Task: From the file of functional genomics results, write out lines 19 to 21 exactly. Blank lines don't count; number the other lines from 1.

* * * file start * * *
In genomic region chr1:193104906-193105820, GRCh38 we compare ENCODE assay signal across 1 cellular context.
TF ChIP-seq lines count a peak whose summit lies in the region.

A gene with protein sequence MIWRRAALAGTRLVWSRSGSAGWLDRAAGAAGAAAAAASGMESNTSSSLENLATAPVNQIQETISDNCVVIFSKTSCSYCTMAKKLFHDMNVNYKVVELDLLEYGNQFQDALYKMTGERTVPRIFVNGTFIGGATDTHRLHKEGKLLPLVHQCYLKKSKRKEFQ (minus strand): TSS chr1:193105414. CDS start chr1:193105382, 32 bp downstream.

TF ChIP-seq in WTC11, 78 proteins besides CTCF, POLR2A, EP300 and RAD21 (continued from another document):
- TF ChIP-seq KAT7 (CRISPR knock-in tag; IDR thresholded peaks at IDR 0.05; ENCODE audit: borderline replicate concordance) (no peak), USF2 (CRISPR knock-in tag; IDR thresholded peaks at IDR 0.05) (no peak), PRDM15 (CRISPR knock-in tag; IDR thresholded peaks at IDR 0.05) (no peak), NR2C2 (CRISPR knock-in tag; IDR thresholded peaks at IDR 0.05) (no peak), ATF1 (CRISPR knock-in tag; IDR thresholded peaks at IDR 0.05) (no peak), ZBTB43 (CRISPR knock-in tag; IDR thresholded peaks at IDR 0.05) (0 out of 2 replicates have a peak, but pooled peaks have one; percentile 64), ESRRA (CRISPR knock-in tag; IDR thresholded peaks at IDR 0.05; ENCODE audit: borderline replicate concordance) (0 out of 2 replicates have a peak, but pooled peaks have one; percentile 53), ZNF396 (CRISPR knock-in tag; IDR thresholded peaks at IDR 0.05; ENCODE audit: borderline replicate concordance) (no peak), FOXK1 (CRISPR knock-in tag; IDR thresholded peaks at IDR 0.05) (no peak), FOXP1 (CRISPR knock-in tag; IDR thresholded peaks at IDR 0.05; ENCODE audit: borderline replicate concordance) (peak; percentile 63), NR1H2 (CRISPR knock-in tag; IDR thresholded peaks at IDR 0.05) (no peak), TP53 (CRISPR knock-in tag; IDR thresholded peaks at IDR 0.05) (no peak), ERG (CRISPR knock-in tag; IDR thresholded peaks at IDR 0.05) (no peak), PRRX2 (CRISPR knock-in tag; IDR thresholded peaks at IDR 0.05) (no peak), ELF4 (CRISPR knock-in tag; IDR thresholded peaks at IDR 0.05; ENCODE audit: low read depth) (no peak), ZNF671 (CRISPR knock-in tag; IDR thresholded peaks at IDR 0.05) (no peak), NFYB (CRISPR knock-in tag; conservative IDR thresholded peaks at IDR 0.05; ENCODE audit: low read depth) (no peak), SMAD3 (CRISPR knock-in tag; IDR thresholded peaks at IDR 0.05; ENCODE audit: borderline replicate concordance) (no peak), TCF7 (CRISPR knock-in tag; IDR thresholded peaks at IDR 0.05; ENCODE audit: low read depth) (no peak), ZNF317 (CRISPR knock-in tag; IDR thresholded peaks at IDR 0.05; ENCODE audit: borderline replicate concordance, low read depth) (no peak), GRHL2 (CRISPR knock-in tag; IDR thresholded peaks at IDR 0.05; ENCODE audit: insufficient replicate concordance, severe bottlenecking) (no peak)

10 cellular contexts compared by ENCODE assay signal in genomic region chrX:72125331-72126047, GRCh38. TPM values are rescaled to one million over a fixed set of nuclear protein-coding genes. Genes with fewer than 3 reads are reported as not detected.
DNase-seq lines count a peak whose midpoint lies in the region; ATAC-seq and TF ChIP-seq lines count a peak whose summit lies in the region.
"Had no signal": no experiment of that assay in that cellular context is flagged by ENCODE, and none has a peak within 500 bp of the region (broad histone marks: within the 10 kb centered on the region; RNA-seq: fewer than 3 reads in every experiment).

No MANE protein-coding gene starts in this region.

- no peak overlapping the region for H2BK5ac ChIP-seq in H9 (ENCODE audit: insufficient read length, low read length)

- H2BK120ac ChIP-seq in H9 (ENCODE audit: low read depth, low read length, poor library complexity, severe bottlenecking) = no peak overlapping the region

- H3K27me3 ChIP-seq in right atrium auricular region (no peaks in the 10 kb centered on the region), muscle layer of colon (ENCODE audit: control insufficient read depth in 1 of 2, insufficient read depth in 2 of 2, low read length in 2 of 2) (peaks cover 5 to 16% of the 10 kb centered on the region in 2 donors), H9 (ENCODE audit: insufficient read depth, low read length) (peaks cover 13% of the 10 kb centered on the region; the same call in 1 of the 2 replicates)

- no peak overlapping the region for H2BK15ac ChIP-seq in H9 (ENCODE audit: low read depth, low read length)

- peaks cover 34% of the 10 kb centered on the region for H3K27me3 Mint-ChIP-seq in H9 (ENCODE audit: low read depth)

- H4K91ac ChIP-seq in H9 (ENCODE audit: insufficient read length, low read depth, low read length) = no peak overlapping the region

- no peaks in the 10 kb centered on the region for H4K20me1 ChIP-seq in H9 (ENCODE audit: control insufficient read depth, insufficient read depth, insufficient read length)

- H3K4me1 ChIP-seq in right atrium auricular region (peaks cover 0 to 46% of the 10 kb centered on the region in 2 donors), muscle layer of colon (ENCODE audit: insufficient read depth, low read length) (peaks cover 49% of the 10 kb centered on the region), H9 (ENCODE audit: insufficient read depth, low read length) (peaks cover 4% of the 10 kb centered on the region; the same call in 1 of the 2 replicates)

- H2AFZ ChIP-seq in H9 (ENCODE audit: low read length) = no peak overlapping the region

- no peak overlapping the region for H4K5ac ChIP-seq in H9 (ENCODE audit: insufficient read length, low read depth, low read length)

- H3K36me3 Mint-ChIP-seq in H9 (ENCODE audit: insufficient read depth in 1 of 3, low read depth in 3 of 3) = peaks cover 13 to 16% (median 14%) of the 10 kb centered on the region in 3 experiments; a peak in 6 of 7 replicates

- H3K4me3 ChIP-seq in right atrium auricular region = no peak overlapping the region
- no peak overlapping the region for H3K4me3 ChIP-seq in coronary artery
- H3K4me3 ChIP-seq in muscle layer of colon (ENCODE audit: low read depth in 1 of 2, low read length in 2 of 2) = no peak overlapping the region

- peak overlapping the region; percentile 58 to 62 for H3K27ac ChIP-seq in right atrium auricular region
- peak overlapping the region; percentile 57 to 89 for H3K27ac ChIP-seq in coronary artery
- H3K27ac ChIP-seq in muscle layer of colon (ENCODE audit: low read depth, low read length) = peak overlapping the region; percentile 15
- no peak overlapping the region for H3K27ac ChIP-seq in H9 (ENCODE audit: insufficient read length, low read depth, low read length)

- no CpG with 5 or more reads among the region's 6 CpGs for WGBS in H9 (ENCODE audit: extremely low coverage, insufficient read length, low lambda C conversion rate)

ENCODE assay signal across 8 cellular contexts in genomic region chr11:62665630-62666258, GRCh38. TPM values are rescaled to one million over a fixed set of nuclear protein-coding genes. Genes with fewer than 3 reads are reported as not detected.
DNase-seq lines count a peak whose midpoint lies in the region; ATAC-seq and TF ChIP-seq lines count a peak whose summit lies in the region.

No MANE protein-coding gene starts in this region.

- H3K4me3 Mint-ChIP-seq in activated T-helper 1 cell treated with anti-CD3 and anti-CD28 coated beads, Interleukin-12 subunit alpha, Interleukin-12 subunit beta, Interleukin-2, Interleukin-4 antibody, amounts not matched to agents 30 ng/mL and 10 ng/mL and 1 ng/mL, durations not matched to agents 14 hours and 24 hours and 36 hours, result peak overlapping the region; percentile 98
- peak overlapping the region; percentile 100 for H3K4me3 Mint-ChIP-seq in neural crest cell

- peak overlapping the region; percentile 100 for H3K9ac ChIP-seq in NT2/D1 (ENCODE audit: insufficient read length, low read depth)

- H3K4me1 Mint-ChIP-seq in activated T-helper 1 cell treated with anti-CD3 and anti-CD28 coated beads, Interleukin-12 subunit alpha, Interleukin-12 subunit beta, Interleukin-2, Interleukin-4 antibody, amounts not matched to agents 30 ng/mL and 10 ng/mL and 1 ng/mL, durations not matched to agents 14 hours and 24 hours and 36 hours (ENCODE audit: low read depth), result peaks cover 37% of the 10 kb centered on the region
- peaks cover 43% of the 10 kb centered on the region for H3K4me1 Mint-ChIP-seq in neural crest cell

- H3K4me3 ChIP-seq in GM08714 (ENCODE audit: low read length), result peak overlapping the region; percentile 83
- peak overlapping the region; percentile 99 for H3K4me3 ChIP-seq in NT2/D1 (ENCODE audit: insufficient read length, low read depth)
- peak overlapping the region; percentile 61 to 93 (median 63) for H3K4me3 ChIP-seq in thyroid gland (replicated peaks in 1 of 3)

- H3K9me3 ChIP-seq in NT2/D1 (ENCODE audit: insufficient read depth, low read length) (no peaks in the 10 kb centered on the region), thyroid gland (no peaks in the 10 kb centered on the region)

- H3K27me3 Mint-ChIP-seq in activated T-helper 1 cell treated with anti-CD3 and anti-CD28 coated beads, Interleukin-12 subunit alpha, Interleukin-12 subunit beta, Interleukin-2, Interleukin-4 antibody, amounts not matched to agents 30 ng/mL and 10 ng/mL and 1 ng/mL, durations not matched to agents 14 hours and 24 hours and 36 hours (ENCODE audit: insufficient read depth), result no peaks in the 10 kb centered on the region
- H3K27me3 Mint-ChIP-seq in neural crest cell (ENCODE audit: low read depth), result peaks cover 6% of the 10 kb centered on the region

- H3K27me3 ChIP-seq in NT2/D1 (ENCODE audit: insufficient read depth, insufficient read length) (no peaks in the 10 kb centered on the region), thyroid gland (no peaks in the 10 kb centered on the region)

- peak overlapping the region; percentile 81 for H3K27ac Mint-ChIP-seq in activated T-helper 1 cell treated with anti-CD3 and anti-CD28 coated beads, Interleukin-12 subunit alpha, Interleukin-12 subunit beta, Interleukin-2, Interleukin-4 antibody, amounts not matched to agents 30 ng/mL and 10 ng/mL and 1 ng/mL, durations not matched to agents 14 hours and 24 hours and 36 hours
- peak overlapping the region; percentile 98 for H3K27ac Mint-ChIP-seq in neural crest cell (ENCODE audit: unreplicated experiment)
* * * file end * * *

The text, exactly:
- no peak overlapping the region for H4K5ac ChIP-seq in H9 (ENCODE audit: insufficient read length, low read depth, low read length)

- H3K36me3 Mint-ChIP-seq in H9 (ENCODE audit: insufficient read depth in 1 of 3, low read depth in 3 of 3) = peaks cover 13 to 16% (median 14%) of the 10 kb centered on the region in 3 experiments; a peak in 6 of 7 replicates

- H3K4me3 ChIP-seq in right atrium auricular region = no peak overlapping the region